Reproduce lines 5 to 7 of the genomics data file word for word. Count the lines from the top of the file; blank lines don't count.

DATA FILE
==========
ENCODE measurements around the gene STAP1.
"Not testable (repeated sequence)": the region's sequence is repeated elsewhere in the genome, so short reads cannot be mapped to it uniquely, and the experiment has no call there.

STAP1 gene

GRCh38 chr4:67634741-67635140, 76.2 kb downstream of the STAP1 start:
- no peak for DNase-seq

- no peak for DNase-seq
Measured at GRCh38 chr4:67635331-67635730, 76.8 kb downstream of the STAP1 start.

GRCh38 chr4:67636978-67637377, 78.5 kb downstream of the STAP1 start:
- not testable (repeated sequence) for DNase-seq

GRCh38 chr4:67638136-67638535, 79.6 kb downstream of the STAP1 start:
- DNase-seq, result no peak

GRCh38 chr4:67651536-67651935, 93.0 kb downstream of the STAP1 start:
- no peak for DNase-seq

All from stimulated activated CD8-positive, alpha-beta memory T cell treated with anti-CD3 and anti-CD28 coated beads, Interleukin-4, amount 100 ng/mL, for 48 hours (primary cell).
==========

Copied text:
- no peak for DNase-seq

- no peak for DNase-seq
Measured at GRCh38 chr4:67635331-67635730, 76.8 kb downstream of the STAP1 start.